Managing Director & Senior Partner
Industrial products companies’ initial forays into digital services didn’t go exactly as planned. Many had high expectations that expanding into digital would help them expand services, the most profitable part of their business, and lead to new sources of revenue, leaner field operations, and more targeted sales. But making digital happen was harder than they anticipated. Companies quickly realized that they lacked the foundational digital platforms and systems on which to build other applications in a scalable, competitive way, whether those applications were for new services, a more efficient way to manage their operations, or deeper insight into pricing and selling of services.
The realization led industrial products makers to rebalance their efforts to focus on establishing the core data platforms and systems that serve as the underpinnings of other digital services. The adjustment they made is clear from BCG’s ongoing benchmarking survey of industrial products makers’ digital services strategies. In 2016, these “enabler” technologies had yet to appear on anyone’s radar. In 2020, they account for four of the participating companies’ top ten priorities.
Among the latest benchmarking company group, enabler technologies remain relatively immature. At many companies, projects are still in the pilot phase. To get the most out of their efforts, companies must work on a limited number of scalable pilots at a time, and prioritize those with the clearest potential to make or save money before moving on to the next opportunities.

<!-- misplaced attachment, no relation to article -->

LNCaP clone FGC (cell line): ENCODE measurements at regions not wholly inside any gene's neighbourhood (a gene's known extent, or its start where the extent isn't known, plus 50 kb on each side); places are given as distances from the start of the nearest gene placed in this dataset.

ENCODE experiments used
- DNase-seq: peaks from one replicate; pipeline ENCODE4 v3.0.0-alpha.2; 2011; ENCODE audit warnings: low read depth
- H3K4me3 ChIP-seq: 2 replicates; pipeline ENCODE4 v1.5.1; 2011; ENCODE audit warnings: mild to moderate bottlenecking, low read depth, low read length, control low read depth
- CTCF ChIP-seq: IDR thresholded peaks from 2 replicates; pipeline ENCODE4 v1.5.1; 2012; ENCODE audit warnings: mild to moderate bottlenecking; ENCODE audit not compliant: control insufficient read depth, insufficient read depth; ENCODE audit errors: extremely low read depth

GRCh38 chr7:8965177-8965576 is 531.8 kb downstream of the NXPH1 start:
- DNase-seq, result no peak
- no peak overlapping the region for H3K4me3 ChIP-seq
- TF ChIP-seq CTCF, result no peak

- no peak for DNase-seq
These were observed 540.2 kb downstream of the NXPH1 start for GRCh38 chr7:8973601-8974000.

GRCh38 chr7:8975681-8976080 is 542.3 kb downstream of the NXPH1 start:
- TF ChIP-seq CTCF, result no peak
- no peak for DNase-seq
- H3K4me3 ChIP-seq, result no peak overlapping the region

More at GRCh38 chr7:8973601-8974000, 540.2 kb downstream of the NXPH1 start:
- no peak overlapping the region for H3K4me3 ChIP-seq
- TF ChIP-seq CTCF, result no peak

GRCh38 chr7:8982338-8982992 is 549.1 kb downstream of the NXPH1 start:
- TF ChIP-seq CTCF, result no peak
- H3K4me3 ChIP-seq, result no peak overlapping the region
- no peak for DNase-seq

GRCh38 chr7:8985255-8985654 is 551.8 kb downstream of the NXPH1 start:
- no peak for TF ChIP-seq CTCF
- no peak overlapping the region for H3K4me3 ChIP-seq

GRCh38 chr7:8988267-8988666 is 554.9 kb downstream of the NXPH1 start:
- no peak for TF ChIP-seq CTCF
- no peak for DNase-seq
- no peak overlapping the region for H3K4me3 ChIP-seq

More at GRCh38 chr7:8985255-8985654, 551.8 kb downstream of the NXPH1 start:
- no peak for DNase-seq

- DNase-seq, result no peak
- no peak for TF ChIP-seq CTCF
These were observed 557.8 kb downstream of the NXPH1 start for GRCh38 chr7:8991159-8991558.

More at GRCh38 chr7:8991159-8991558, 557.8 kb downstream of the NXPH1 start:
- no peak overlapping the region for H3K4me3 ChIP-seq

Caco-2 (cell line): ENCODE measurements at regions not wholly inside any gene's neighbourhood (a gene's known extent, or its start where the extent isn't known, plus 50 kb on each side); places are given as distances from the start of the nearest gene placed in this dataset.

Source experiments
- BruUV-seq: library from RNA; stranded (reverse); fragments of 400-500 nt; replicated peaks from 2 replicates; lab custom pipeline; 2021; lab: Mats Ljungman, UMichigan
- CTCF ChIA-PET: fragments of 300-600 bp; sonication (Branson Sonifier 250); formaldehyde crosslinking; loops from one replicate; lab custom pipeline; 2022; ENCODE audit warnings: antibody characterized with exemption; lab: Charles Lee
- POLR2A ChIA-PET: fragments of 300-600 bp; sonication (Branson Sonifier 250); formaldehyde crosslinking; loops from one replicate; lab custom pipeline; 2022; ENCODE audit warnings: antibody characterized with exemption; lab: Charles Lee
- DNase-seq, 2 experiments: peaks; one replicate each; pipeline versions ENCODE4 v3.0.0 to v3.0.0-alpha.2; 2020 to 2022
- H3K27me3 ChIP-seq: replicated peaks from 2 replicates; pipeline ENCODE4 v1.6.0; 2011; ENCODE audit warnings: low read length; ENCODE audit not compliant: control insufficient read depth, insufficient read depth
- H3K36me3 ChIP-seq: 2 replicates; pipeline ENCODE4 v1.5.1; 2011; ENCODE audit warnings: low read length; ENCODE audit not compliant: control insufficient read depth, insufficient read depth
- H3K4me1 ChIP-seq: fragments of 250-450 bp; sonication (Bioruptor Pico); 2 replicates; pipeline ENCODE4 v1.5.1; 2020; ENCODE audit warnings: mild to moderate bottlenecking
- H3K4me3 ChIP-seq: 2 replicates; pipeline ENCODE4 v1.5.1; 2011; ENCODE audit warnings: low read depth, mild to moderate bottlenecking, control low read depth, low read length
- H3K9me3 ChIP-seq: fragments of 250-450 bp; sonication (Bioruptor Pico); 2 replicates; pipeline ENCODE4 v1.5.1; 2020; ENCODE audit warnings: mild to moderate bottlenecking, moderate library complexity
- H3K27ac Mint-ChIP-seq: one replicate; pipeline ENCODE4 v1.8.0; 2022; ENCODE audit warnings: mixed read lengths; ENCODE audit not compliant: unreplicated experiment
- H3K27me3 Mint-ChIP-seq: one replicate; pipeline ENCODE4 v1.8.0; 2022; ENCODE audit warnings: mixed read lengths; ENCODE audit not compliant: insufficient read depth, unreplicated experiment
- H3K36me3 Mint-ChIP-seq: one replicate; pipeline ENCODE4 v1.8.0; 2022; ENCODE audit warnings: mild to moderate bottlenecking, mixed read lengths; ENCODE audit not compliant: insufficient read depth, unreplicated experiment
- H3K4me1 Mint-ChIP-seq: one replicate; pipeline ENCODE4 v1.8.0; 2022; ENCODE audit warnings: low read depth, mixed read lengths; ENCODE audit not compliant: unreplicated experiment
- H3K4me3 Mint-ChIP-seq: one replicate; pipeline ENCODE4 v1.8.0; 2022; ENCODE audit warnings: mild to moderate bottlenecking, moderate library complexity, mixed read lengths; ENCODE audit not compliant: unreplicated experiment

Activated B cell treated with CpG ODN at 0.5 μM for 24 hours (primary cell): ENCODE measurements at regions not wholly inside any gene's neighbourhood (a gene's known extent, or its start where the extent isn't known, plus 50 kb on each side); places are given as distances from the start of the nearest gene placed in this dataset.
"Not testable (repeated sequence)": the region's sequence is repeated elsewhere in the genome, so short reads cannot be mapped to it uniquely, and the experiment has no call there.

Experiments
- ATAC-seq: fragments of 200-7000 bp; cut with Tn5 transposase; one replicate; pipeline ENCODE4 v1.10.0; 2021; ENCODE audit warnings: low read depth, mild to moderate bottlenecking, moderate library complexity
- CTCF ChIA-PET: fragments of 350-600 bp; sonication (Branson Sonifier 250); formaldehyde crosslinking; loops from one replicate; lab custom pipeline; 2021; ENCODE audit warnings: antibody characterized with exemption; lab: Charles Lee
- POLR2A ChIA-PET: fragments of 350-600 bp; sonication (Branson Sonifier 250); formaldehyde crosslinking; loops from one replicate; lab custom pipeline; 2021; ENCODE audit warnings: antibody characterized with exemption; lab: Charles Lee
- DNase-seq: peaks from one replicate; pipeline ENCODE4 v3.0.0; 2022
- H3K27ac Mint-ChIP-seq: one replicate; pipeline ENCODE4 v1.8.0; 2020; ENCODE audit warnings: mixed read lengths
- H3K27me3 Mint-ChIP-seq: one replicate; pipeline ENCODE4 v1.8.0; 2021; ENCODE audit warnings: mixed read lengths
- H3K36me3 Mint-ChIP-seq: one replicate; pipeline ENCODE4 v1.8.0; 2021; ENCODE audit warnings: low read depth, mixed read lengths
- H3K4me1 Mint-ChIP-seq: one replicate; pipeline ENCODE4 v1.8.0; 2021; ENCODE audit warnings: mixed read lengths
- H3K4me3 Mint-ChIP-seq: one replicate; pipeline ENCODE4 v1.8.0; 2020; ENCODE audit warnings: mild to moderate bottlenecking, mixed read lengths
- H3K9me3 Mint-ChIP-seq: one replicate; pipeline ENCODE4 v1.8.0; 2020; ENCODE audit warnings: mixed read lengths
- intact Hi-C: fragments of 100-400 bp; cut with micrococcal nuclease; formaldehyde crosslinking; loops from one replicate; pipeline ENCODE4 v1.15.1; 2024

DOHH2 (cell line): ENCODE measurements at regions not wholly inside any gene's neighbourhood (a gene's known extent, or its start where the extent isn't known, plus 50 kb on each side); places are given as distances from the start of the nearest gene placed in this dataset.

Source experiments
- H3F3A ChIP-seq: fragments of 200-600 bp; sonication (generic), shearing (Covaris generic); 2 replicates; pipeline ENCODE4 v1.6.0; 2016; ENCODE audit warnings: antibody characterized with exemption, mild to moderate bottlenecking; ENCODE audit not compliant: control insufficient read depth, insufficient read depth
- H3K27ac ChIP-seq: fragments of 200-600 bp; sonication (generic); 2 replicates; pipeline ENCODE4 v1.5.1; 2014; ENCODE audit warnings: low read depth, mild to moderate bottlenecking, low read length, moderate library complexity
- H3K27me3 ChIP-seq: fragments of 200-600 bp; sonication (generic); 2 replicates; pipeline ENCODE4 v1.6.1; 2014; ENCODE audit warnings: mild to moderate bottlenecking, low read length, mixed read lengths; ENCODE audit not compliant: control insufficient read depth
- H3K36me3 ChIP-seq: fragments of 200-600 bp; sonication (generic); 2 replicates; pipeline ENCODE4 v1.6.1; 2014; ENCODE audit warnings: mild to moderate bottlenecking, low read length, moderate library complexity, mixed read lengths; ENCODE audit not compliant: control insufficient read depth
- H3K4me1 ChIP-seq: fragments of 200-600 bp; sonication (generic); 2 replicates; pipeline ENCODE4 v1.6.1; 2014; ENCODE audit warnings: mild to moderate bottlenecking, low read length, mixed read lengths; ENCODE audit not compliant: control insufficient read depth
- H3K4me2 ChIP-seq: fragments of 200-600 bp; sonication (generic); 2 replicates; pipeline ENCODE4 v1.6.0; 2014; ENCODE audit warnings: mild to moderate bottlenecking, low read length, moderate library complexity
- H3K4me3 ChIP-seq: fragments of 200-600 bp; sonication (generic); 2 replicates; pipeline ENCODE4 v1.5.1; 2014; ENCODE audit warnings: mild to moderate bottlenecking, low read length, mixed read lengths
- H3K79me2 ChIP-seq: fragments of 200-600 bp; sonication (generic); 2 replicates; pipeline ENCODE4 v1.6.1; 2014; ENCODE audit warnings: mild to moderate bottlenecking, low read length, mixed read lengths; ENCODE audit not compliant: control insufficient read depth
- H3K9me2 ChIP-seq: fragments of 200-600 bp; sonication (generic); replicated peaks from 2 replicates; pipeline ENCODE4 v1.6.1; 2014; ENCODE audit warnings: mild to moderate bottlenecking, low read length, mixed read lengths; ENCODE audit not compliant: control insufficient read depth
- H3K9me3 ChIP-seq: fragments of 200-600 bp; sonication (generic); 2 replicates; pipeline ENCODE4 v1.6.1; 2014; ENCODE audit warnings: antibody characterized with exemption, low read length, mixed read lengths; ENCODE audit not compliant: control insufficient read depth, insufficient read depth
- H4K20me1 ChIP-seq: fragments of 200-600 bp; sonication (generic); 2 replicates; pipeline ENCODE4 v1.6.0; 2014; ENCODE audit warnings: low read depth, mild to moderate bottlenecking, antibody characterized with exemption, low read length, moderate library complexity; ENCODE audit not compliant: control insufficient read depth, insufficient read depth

BCG began benchmarking industrial products companies in order to understand their use of digitization to improve performance and efficiency. The benchmark group includes dozens of companies and business units of larger corporations, all of which manufacture heavy industrial equipment or the components that go into it. Whether they are standalone companies or business units of larger entities, all of them have a global presence, with an average annual revenue of about $3 billion.
Digitization allows these companies to do three things: create revenue streams from new services and business models, sell more of their existing services, and make operations more efficient. In 2016, when BCG first polled benchmark companies, using digital to launch new services accounted for three of the top four use cases and four of the top ten. (See Exhibit 1.)